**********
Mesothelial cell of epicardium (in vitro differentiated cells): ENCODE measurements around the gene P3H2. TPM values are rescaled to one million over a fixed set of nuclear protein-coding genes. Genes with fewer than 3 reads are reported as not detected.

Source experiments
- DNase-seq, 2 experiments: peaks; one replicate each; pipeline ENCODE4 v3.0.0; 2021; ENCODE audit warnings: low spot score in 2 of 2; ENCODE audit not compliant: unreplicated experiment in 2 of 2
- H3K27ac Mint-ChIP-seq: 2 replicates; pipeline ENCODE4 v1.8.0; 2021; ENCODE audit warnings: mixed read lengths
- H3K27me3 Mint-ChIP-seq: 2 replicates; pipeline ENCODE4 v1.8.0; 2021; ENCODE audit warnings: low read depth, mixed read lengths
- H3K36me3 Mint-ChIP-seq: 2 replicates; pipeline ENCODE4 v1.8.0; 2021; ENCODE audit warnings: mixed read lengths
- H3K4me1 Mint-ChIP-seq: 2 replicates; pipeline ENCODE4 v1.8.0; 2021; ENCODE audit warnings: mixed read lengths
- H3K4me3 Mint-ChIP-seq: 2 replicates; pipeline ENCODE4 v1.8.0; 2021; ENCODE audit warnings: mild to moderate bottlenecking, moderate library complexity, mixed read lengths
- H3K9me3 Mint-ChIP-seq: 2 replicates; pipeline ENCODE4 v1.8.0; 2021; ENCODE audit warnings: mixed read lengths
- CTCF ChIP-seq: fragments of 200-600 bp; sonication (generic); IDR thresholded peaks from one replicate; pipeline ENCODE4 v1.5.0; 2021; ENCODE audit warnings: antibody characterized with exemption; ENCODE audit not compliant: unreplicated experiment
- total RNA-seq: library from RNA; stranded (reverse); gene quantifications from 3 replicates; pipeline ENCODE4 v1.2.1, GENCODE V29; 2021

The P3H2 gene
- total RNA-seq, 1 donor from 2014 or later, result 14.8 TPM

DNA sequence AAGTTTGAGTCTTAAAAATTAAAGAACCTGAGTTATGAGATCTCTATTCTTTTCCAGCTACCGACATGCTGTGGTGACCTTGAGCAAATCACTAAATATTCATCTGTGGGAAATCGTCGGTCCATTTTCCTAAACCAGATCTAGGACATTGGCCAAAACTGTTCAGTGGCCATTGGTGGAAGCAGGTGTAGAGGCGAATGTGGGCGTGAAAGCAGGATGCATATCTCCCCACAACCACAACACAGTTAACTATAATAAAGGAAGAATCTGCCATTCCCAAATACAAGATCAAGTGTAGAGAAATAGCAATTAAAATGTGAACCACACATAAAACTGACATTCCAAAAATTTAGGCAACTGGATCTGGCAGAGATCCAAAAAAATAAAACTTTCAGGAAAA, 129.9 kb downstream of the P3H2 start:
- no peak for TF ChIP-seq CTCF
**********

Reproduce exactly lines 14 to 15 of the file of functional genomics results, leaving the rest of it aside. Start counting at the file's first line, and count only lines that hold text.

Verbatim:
DNA sequence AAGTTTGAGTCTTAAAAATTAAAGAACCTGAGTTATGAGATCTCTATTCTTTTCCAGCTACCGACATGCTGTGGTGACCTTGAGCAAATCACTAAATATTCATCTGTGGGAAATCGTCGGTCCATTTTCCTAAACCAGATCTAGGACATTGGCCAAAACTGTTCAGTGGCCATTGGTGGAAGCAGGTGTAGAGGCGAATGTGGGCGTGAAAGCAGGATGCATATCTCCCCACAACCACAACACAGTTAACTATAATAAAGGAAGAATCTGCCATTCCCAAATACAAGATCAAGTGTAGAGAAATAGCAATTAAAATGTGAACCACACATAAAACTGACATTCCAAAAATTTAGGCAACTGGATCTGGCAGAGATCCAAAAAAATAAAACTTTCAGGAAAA, 129.9 kb downstream of the P3H2 start:
- no peak for TF ChIP-seq CTCF